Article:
For the last 11 years Rotary Club of Nagpur, RI District 3030, has been making Feb 14, Valentine’s Day, very special for some 800-odd specially-abled children in an attempt to spread joy and cheer in their lives, says Kapil Bahri, immediate Past President of the club.
“Aptly named Udaan, which translates to taking a flight, this event helps these special children to soar above their day-to-day mundane challenges.”
This project is so very special to the entire club that “many of our members keep the entire day free for this event and take immense joy in serving these children and assisting them in various activities. Once they have experienced the joy of bringing smile on the faces of these lovely children, it addicts them to a life of service,” he adds. Last year 10-year-old Gaurav Thakur (in long red shirt), who has a mental disability, won the hearts of the Rotarians by his cheerful disposition. “Ever smiling, he made us realise what happiness is” said a member of the club.
An arduous process
RID 3030 DGE Shabbir Shakir, a member of this club, who like all other members of RC Nagpur is very proud of this signature project, says it is not an easy task to get these children together and bring them to this event, so help from the schools for special children, particularly their teachers, is crucial. Planning for this festival of joy begins two months earlier, as over 800 special children — physically or mentally disabled — from various schools across Nagpur district in Maharashtra, have to be gathered for a full day of sports, cultural activities and music. “More than 150 teachers from their respective schools join the children to help and assist these children in their activities. The affection, care and the pain taken by these teachers need to be seen to be believed and to understand the full impact of the service they render,” he says.
Elaborating on the detailed planning required to give these children unlimited joy, he says first of all this activity has to be approved by the Social Welfare Department which lays down strict guidelines to be followed. Next the Rotarians approach the schools that have specially-abled children across Nagpur district and seek the permission of both the school authorities as well as the parents to take their children for the activities planned.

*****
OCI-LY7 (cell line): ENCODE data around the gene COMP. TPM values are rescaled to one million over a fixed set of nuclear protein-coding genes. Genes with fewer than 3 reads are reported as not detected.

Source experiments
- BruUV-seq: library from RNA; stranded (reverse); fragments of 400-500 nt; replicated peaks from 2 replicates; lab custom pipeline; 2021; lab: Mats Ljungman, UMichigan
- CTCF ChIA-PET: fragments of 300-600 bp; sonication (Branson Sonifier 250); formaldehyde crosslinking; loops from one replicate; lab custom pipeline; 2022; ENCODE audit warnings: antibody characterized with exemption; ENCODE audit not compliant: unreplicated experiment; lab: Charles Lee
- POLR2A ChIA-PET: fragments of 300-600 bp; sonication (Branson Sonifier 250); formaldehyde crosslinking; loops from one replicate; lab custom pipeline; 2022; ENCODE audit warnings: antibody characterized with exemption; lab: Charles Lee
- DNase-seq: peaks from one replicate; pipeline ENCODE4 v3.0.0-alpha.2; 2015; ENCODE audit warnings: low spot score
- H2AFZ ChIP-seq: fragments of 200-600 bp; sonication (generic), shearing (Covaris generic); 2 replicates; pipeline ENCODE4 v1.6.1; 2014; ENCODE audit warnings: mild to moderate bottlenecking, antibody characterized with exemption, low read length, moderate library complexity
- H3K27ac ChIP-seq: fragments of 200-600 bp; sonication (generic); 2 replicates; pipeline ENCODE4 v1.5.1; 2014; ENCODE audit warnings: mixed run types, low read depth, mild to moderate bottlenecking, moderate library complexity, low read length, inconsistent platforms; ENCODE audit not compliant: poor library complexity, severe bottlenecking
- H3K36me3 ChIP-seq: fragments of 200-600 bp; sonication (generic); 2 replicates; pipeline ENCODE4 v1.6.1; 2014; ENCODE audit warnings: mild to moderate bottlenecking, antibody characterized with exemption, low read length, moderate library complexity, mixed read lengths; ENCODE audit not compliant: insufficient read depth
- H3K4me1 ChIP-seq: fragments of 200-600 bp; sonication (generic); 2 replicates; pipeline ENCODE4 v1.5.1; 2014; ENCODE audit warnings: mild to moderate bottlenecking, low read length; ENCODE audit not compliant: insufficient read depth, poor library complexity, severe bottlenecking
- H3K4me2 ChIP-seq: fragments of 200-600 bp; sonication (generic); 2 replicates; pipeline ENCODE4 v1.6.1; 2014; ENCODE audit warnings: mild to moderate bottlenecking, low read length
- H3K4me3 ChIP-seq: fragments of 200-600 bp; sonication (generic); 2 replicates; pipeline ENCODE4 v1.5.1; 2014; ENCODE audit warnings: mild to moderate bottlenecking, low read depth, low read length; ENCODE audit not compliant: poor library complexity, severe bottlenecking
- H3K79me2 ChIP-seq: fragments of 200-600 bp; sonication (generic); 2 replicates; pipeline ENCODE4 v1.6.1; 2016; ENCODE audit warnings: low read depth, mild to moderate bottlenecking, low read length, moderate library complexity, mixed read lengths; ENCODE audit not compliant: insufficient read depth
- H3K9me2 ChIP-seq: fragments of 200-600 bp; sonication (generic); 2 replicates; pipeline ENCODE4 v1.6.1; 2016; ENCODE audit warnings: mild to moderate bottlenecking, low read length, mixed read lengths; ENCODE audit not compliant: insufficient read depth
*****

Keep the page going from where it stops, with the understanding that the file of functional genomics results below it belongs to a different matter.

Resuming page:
“Based on the activities planned for that year, the schools identify the children who will participate in Udaan. We always endeavour to get children from as many schools as possible so that we can offer them a joyous experience,” says Bahri.
Wholehearted Rotaract participation
Acknowledging the immense role played by the district’s Rotaractors, Shakir says, “they are very enthusiastic, come from 6 to 7 Rotaract clubs and are of great support to us because so many technicalities are involved in organising this event, beginning with permissions from both the government and the schools and the children from as many as 38 schools have to be brought here.”
Endorsing the support of Rotaractors, Bahri adds, “The implementation and success of this annual event is possible only because of the support by our Rotaractors. These youngsters from various colleges look forward to this opportunity of service and are ever willing and ready to support us in this event in every manner possible. It is remarkable to see the compassion in these bright, young students.”
Each year a different activity is chosen by the organising team and this year Zumba, a fitness programme, was chosen and the children were trained for over two weeks. “It was a beautiful spectacle to see 845 children performing Zumba for 45 minutes; and this went into the Limca Book of Records,” adds the DGE.
After registration the Rotarians serve a delicious breakfast to all the children, teachers and the support staff. The children are then divided into groups according to the activities/dance they would perform or the game they’d play. And if you have seen and felt sorry for hundreds of children, who wait patiently out in the sun to receive a Rotary dignitary for a big event planned in their school, RC Nagpur doesn’t put you through that. Udaan was held at the Mankapur Indoor Stadium, a swank air-conditioned sports facility.
Cricket match for blind children
This year, a cricket match was conducted for the blind children in the group, using balls with sound specially designed for them. Volleyball, handball, wheelchair races, carrom and chess were other games that were organised.
“The children really enjoyed playing musical chairs, a simple activity for us but a great challenge for the mentally or physically deficient. The enthusiasm and participation in these events brought tears to the eyes of many and each smile on the face of a child etched a memory of a lifetime,” says Bahri.
After a round of games, the children were served a sumptuous lunch, sponsored by a leading hotelier of the city, Hotel Centre Point. Every year the children are served their breakfast and lunch and helped and monitored in various activities by about 100 Rotarians and their Anns and 100 Rotaractors.
After a brief rest following lunch, a fresh set of lighter activities begin, and after the prize distribution ceremony, it is music time for them. “So intense is the response to music that it becomes very difficult to convince the children to leave when it’s time to return home. Having spent the day so closely involved with these children from breakfast to fun to games it becomes extremely heartbreaking for us also to let them go. We have to remind ourselves that next year again we shall have another soul-satisfying journey with these kids,” he adds.
The entire event costs about ₹7 lakh. Bahri adds that this has now become such a popular event in Nagpur that the local community also pitches in with support, both financially and otherwise. Both corporates and philanthropic individuals also contribute for it.